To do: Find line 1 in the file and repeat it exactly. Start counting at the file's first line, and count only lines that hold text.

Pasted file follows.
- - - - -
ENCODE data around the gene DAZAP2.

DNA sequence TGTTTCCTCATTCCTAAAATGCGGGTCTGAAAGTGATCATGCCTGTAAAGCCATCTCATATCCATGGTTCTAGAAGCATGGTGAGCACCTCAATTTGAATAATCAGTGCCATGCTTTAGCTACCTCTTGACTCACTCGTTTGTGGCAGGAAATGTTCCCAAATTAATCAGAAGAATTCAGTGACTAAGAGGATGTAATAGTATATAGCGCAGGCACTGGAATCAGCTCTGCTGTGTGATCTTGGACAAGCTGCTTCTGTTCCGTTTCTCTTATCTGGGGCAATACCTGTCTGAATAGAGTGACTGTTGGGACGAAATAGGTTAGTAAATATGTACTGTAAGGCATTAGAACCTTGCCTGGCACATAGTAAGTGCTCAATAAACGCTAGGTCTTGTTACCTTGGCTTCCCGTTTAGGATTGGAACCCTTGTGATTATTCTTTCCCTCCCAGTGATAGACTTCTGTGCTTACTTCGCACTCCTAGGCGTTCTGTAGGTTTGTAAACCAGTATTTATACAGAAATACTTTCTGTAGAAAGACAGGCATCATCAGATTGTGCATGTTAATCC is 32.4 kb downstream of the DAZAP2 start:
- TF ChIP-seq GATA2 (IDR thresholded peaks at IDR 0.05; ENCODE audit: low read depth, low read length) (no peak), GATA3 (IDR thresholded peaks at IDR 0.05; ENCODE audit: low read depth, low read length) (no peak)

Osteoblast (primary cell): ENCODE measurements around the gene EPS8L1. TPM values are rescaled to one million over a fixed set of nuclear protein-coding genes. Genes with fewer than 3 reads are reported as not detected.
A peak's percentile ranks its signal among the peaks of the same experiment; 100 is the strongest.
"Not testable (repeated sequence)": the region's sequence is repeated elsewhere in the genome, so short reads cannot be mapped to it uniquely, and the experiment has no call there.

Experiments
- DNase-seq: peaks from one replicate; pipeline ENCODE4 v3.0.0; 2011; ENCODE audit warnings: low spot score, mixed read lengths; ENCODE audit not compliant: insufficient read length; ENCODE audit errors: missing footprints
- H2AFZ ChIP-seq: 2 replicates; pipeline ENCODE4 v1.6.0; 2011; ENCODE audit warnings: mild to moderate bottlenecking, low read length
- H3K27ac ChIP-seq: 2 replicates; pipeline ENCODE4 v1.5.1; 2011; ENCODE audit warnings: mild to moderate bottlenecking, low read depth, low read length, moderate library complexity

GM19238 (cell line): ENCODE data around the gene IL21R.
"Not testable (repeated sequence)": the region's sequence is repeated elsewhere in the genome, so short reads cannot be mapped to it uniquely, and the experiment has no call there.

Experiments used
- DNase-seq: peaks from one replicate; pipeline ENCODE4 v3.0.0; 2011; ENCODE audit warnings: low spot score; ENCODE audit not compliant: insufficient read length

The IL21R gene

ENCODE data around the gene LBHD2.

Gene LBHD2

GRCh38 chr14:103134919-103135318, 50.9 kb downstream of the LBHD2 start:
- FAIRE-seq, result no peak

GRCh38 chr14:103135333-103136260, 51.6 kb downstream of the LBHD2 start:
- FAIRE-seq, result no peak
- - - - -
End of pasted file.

ENCODE data around the gene DAZAP2.